It is hard for me to describe how ugly this movie is.  The characters lack any kind of redeeming qualities.  The impetus for the quest is Molly's insane envy.  She is completely filled with an inflated pride and it shakes her to the core that anyone could be as smart as her without working as hard.  Their success takes nothing away from her own achievements, but she is so enraged by their good fortune.  The only reason that you feel even a little sympathetic with her is that all of her other classmates are portrayed as horrid.  They are mean, selfish, sexually promiscuous, intoxicated, vulgarians.

The thing is that Molly and Amy are really no different.  They talk explicitly about their own sexual indulgences, look at pornography together, and they rip apart all those they see as different than them.  The only thing that separates our heroes from their perceived antagonists is that they don't publicly display their sins.  For example, the two look down on a girl with slutty reputation called "Triple A" (Molly Gordon).  And yet, Molly and Amy are open to engaging in random sexual encounters too.  Also in a particularly mean spirited scene, Molly decides to mess with Amy's Christian parents (Will Forte and Lisa Kudrow).  They are obviously struggling with their faith and how Amy's sexuality affects their family dynamic.  The scene is meant to gently rib them for their discomfort with their "homophobia," but it comes off as very hurtful.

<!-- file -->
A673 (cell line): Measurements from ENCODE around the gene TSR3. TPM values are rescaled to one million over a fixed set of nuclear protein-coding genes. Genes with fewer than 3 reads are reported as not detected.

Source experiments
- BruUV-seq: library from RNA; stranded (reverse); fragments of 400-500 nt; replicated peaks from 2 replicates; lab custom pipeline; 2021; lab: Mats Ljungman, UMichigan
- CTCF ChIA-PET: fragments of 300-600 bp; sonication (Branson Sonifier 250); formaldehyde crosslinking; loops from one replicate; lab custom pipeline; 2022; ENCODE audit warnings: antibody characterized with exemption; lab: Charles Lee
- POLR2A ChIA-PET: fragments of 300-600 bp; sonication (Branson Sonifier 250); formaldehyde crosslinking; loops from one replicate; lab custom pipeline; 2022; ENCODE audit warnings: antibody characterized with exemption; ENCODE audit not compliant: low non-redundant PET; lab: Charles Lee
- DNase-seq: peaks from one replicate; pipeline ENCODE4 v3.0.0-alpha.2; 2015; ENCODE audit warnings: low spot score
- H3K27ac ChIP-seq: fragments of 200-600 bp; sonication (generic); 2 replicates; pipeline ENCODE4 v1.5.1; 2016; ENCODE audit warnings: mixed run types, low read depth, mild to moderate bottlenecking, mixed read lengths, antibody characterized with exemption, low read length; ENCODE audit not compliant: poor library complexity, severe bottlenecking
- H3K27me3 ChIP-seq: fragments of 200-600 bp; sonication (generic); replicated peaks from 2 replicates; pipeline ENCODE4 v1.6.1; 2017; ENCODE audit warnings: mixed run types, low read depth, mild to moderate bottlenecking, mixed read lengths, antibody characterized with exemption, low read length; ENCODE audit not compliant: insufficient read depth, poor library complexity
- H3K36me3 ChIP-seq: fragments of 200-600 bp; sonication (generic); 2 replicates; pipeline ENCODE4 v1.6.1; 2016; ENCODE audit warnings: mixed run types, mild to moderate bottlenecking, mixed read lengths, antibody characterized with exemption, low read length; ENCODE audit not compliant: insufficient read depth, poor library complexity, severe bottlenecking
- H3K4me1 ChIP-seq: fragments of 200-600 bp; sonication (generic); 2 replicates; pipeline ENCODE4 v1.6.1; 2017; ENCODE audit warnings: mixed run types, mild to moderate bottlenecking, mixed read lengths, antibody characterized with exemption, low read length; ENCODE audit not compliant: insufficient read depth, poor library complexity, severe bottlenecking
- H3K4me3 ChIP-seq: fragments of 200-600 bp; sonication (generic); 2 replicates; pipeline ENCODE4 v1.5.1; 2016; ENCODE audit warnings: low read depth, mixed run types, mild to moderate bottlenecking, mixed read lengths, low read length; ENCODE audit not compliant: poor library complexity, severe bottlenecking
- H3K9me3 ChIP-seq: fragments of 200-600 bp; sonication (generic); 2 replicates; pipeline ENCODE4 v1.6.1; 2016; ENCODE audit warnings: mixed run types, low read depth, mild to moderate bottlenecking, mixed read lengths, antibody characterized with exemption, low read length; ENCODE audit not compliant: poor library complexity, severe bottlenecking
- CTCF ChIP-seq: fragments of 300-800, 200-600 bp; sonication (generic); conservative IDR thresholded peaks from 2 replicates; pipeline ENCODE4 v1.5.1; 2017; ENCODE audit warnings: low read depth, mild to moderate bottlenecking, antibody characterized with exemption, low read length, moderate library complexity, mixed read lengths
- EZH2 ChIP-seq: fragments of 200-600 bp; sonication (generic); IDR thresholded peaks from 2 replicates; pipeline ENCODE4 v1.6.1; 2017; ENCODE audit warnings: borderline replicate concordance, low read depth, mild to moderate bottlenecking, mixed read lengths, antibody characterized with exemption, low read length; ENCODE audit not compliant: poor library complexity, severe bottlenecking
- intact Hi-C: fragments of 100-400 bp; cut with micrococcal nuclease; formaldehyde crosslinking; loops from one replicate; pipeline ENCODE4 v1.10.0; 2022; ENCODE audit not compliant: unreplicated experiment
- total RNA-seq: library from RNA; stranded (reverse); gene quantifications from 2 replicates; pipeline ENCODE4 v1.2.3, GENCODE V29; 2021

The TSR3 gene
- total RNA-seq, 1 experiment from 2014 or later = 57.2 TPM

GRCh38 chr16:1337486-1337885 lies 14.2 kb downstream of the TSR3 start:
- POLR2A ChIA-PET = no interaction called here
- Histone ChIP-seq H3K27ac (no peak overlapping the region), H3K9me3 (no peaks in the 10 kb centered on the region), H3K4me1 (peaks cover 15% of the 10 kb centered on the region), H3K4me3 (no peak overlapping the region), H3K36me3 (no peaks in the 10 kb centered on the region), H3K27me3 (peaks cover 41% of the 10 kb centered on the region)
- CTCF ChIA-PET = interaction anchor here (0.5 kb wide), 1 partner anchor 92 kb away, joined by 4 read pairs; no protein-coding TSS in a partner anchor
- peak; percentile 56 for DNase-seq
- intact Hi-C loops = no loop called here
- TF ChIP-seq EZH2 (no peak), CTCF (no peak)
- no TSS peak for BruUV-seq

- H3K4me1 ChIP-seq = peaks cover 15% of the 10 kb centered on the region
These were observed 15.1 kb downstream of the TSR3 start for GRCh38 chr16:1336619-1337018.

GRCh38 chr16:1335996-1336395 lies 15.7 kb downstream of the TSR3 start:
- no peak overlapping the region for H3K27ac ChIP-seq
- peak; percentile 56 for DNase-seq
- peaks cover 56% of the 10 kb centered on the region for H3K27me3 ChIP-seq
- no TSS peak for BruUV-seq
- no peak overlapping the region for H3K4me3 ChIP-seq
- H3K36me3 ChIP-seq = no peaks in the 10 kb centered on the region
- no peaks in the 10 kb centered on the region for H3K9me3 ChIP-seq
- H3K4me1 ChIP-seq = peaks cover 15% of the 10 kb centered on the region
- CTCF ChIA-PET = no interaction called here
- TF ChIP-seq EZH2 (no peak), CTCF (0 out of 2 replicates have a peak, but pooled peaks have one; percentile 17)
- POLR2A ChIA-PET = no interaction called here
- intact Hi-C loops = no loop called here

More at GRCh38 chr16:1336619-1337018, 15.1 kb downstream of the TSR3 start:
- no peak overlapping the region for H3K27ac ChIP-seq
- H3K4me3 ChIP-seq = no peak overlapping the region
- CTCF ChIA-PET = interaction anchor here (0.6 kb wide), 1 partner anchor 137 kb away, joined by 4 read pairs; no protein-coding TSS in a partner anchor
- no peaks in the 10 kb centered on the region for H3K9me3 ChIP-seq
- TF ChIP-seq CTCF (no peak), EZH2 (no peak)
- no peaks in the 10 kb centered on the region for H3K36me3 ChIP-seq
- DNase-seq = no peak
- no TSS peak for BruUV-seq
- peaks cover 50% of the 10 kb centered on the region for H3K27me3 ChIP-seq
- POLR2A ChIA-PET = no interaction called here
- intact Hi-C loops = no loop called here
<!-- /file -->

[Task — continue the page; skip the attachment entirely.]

That is also one of the cardinal sins of the movie: it isn't funny.  Bad comedians replace humor with shock, hoping that the vulgarity will be so great that it will provoke laughs, like in Borat.  But that wears off quickly.  I chuckled maybe once or twice in the entire film.  Nothing was funny.  Each new adventure should have been a ludicrous laugh riot.  Instead I felt like Dante going deeper and deeper into the concentric circles of hell.

The movie tries to do an end run around their flat characters by trying to give them depth in the last act.  But this almost makes it worse.  Instead of complete caricatures engaging in deviant behavior, we had more realistic characters debasing themselves.  No one seems to have grown from the experience.

This movie died a horrible death at the box office.  And I don't think there has ever been a more just cinematic execution in movie history.

4.  Cloud Atlas (2012)